The experience of moving to a foreign land from Philadelphia was intimidating at first, Bryant said in a short documentary by Spike Lee, called "Italian Imports." He didn't know the language, at least not right away, and never saw many people who looked like him.
"There weren't too many black kids running around in Italy at the time," Bryant said in the film.
But as it happened, another future pro basketball star would move to Italy as a child with her family, too. She was Tamika Catchings, and Bryant found a friend in her.
Catchings, the WNBA star who played 15 seasons on the Indianapolis Fever and was just named a finalist for the Women's Basketball Hall of Fame, moved to Italy for one year so her father, former NBA player Harvey Catchings, could also play Italian basketball. The two dads were friends, bringing their families together on trips to see Roman ruins like the Colosseum, which Bryant said allowed them to grow up with a "broader perspective on life ... thinking anything's possible."
"I'm telling you, it was something in the pasta," Bryant said of the unlikely odds that both childhood friends would one day become all-stars.
"Or the pizza," Catchings said. "Remember the big old pizzas?"
During the summer, Bryant would travel back to Philadelphia for a chance to play against American kids - but at first, he didn't do so well, as he told CBS's Charlie Rose on "60 Minutes" in 2001.
"I didn't score a point the whole summer. Not one point. Not a free throw, not a layup. Nothing, zero points the whole summer," Bryant said. "My father came up to me afterwards and said, son, don't worry about it. We're going to love you if you score zero or 50."
He would go on, of course, to score much more than that.
Brian Shaw, who played against Bryant's father on an Italian team and would later play on the Lakers with Bryant, remembered in 2016 that "Kobe was obsessed with the game even back then." Once he got a little older, he would warm up before games in the lay-up line with Italian men twice his size, once even challenging Shaw to a game of H-O-R-S-E, Shaw told the Players' Tribune after Bryant retired.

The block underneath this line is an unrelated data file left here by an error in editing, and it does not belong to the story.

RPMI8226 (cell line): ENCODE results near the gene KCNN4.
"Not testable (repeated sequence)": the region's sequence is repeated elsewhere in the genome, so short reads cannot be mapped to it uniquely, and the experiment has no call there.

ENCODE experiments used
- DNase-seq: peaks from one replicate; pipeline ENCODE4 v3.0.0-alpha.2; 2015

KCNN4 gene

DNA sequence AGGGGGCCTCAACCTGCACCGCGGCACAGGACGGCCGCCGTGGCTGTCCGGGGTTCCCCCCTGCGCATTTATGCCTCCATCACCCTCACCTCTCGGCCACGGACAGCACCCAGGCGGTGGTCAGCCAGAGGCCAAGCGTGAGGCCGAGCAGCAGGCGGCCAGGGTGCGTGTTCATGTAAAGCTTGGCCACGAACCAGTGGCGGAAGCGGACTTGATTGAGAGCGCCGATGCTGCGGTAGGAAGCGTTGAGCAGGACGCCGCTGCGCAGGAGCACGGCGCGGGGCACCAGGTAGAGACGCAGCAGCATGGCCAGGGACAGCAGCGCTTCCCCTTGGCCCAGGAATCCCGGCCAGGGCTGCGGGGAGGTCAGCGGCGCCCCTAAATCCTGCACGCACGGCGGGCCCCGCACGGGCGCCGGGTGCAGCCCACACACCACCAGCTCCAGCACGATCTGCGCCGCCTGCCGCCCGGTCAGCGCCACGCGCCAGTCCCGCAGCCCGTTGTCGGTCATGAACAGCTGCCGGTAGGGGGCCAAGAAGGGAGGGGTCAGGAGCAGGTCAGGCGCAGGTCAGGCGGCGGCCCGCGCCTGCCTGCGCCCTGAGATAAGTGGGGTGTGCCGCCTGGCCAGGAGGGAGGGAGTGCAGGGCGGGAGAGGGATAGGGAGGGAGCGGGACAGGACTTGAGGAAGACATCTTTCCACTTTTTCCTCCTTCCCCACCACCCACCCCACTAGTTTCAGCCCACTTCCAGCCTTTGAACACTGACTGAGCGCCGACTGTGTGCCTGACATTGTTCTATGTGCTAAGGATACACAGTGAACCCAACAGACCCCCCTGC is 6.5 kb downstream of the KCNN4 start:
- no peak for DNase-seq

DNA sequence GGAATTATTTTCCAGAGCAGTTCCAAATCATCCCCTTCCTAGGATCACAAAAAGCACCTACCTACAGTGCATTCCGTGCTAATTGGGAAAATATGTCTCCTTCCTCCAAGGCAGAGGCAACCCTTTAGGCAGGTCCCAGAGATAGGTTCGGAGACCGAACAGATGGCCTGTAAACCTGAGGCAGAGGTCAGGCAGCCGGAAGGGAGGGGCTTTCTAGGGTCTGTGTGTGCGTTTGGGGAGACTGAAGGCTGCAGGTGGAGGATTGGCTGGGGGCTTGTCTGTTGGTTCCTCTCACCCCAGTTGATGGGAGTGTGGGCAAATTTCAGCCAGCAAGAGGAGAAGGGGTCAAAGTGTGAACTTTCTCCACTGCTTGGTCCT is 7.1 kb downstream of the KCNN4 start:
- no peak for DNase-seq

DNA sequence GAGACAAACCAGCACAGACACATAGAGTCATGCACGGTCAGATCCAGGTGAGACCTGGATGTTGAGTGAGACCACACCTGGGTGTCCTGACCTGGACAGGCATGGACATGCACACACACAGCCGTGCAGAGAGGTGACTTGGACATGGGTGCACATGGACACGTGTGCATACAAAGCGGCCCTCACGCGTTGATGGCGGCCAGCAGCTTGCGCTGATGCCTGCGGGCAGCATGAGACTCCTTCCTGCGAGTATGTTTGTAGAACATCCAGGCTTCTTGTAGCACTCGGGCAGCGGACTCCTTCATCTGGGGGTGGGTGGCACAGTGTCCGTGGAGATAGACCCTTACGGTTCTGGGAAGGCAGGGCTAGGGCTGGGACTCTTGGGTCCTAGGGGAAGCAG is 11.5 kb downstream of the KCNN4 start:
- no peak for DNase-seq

Shaw wouldn't see Bryant again until he was a junior in high school in the Philadelphia area, when Bryant's father took him to an Orlando Magic game to see Shaw play.
"We had a nice chat," Shaw recalled, "and as I'm turning to leave, Kobe says, 'I'll see you after my senior year. I'll be playing against you."
Not only that - the two would win three championships together with the Lakers, before Shaw went on to coach him once retiring as a player.
On Sunday, Shaw offered an emotional tribute on NBA TV. He remembered Bryant as a player "often misunderstood," sometimes isolating himself "in his relentless pursuit to be the best who ever played the game." But it was that discipline, Shaw said, that set him apart from so many.
"I knew him from playing against his father when he was 9 or 10 years old, and then I had the opportunity to play against him, to play with him, to win championships, and also coach him for a couple years," Shaw said. "This is the worst kind of news you could hear. You don't want it to be true."
Bryant returned to Italy numerous times after his career took off, whether for a family vacation or to surprise youth basketball teams with a visit in his adopted hometown. He used to call Italy "my home," while saying it was always his dream to return there to play.
The Washington Post’s Stefano Pitrelli contributed to this report.